Bank of England governor Mervyn King’s speech last week to Scottish business leaders certainly hit the right chord with many.
King warned that the moral hazard of bankers continuing to make huge profits and undertake risky activities while the sector is effectively underwritten by the Government cannot continue.
He said current plans to tighten regulation and increase capital adequacy are insufficient and that a clear split between utility banking operations and more risky activities is needed.
King claimed it was delusional to suggest appropriate regulation could ensure speculative activities do not result in failures.
FSA chairman Lord Turner is concerned that a clear split would be unworkable, instead suggesting banks with riskier banking operations should have to hold more capital and that banks be required to write living wills.
A clear separation between so-called casino banking and utility-banking operations does have obstacles but the goal of creating smaller more manageable banks, with a focus on either investment banking or utility banking, is a sensible one.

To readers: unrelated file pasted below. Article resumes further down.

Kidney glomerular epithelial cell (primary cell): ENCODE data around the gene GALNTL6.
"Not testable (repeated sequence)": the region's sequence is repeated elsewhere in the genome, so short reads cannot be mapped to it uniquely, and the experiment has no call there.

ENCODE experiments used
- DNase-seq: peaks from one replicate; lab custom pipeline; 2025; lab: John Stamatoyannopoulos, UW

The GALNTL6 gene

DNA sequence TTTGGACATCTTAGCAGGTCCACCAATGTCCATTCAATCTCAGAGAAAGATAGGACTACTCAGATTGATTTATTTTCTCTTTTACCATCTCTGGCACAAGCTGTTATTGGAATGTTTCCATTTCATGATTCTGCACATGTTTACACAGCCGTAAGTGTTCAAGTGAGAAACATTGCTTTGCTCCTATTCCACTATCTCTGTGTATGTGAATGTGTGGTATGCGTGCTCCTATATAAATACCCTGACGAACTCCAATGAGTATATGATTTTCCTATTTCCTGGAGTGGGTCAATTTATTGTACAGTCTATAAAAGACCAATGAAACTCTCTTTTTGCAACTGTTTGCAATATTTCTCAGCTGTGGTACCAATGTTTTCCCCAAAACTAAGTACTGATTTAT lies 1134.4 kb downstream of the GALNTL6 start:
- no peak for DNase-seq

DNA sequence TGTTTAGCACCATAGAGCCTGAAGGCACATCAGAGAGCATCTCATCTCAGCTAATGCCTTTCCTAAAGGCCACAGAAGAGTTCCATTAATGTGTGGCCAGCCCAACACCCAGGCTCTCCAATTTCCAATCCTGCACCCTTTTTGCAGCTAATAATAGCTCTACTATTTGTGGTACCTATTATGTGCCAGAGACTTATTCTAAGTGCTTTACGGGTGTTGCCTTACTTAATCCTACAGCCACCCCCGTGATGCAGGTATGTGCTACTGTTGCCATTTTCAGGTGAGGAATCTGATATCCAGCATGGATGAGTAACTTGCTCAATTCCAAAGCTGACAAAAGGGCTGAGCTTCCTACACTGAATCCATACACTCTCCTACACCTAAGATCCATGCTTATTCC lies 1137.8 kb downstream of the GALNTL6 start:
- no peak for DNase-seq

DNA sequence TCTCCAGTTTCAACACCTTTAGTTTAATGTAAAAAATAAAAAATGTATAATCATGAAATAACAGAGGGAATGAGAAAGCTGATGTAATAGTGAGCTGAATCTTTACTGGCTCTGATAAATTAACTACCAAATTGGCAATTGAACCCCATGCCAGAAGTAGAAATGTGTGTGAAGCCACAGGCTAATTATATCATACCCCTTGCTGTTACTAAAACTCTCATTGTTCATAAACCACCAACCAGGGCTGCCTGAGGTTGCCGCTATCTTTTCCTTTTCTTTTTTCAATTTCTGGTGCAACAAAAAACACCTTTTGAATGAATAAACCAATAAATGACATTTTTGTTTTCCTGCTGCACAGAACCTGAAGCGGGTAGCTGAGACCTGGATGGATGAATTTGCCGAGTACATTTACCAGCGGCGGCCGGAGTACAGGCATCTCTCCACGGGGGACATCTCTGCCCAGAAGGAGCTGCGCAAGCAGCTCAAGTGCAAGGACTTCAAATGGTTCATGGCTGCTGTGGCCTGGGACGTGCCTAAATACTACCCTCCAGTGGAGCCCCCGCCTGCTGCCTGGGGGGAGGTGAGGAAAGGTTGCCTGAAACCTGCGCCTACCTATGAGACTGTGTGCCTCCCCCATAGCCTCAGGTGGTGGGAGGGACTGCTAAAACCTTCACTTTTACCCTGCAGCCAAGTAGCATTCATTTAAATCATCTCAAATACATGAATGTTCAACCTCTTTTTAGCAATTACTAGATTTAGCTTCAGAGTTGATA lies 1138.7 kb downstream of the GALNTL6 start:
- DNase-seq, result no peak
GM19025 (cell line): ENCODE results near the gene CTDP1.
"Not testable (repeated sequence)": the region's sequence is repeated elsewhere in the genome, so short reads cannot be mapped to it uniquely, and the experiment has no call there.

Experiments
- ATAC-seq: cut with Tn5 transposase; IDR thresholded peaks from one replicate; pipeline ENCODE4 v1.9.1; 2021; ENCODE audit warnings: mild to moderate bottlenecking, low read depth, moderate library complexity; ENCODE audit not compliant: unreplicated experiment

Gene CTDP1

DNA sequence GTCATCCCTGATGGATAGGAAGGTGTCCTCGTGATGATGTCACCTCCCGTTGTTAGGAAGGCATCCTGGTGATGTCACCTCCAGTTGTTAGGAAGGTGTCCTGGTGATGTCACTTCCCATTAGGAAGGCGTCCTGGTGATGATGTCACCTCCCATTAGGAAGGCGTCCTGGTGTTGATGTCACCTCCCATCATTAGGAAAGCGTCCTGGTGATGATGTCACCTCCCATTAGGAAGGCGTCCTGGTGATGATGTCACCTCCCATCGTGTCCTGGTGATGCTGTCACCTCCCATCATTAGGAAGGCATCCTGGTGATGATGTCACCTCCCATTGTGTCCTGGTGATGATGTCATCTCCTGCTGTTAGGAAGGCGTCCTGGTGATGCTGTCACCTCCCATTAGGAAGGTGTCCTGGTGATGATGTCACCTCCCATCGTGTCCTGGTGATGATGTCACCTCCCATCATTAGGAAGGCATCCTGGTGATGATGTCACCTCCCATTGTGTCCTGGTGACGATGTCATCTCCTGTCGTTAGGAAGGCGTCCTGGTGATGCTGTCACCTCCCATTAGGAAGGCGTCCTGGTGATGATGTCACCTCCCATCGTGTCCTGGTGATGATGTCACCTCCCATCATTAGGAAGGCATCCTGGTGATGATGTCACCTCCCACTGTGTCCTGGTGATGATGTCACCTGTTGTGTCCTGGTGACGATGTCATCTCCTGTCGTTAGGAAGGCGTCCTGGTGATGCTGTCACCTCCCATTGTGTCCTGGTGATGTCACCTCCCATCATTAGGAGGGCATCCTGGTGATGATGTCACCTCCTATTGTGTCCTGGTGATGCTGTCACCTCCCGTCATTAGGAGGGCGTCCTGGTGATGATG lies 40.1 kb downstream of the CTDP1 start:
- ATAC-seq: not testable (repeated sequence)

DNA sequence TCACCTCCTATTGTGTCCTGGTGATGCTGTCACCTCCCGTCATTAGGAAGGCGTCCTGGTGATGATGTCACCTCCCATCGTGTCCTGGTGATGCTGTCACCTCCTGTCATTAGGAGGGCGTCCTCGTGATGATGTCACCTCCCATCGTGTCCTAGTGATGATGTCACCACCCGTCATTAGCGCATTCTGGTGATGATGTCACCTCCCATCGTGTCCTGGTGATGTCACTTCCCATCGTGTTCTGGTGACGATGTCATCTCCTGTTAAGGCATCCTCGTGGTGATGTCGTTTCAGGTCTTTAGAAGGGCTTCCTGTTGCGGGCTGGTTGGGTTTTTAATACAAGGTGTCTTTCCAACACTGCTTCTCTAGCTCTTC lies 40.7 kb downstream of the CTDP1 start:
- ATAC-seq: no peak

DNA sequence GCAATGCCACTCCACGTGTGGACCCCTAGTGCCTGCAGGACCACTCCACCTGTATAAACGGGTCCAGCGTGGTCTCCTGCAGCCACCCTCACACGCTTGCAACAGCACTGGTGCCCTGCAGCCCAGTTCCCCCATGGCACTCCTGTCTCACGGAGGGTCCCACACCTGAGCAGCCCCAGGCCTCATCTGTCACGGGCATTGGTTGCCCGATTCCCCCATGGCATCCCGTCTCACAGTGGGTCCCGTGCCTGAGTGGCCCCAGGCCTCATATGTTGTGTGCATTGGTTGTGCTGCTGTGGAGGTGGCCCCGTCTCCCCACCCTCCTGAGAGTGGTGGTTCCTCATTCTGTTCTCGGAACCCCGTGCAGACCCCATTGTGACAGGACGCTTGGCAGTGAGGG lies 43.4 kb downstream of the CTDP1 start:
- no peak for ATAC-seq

Whether this is best created through direct and forceful Government intervention, as King suggests, or as a result of the new capital regulations and market pressures is open to debate, with King and Turner both putting across persuasive cases.
King believes banks cannot be trusted to run more speculative activities alongside the implied Government support that accompanies being “too important to fail”. Looking back at recent events, it would be a brave man who disagrees.